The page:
Catholic Living

My brother-in-law, Jerome Vertin, died in Chesapeake, Virginia, in hospice care at about five A.M. on February 25. My sister, his wife of sixty-three years, was with him when he died. She said that he seemed most peaceful in death. I thought: “This is the reality that marriage vows prepare a couple for, the ’till [...]

My brother-in-law, Jerome Vertin, died in Chesapeake, Virginia, in hospice care at about five A.M. on February 25. My sister, his wife of sixty-three years, was with him when he died. She said that he seemed most peaceful in death. I thought: “This is the reality that marriage vows prepare a couple for, the ’till [...]

Scholarship, like cooking, is as much a function of what one leaves out as much as what one puts in. Luke Timothy Johnson’s recent Commonweal  essay on Scripture and trans-sexual issues is a case-in-point: what he chose to de-emphasize is as important (I would argue even more so) that what he emphasizes. Johnson seeks to [...]

As I went to the local supermarket this Ash Wednesday, I was surprised by a table outside on the sidewalk with two men in clerical collars. The sign said it all: “Ashes to Go.” They were administering ashes to shoppers. I had already received my ashes from the priest at church, but I politely asked [...]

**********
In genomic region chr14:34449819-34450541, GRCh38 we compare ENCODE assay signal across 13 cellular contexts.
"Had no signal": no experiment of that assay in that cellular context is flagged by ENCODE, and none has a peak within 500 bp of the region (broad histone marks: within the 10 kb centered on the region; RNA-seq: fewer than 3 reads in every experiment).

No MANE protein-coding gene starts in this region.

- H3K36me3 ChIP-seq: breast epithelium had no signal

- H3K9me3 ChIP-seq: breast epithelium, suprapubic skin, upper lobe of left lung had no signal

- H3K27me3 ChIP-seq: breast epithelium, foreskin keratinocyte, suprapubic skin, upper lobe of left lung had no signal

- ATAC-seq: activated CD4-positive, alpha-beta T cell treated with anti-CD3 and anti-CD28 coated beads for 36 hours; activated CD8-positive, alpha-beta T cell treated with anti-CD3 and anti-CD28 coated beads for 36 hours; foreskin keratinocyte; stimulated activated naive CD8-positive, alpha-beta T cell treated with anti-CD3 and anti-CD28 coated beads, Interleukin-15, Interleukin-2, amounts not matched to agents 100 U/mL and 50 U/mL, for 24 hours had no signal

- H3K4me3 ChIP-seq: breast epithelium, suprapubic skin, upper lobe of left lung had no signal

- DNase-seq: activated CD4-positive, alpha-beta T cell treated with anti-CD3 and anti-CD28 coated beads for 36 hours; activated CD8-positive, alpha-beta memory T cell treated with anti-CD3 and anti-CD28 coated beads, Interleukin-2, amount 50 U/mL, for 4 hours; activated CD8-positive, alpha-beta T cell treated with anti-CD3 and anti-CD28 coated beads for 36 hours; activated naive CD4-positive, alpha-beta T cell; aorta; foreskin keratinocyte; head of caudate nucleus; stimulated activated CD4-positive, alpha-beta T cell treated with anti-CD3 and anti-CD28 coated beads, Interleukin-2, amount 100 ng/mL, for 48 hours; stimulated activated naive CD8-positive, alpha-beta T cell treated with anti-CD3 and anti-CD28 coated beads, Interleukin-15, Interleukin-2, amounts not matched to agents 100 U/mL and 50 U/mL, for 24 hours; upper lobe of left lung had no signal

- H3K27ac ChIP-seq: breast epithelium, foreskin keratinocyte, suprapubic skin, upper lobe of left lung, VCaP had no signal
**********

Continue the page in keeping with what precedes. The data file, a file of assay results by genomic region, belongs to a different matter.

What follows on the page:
Some people say we never hear about sin any more. Not true. It’s just that they are not the familiar sins listed in the Catechism: stealing, lying, missing Mass on Sunday—and especially nothing about sexual sin. Yet we do hear about sins all the time—in the news, on talk shows, and in every kind of [...]

The sonorous start of Lent jolts with the reminder that man is dust and shall return to dust. It is hardly what we call news: before there were calendars and clocks or Donne’s tolling bell, Abel learned it when Cain struck him. Even the immortals of our civic pantheon and postage stamps were immortalized by [...]

Six years ago my bandmates and I sat stranded in a broken down van on the Jersey side of the Holland Tunnel. Though we were nearly 2,500 miles away from our home in Northern Nevada, we naturally assumed that this was just another small bump we would have to endure on our way to rock [...]

The Pharisees tend to get a bad rap. Okay, maybe they deserve the criticism. But at the peak of their power they were known as a revolutionary movement. They were like T-totalers without a self-contradictory name. They were the religious radicals who decided to take piety seriously, very seriously in fact. And they were taken [...]

Lent is the best time for spiritual reading focused on self-improvement, especially for those who have promised to give up or cut back on sports or entertainment, freeing up time in the process. For us who consider ourselves bad Catholics—or at least not-good-enough Catholics—there is always room for improvement. What sort of books make good [...]

Six days before the Passover, one day before Palm Sunday, and not long before Holy Week, Jesus came to Bethany to where Lazarus was with his siblings, Martha and Mary (John 12:1-8). Parallel accounts in Matthew (26:6-13) and Mark (14:3-9) tell us that they were at the house of Simon the leper. While Martha served [...]

The Ardor of Agnes  

I have known only two women named Agnes in my life. One of them was my grandmother who, having died two years after I was born, I could hardly be expected to remember. But since I was often told things about her—for instance, that she was beautiful and pious and went to Mass every morning—I [...]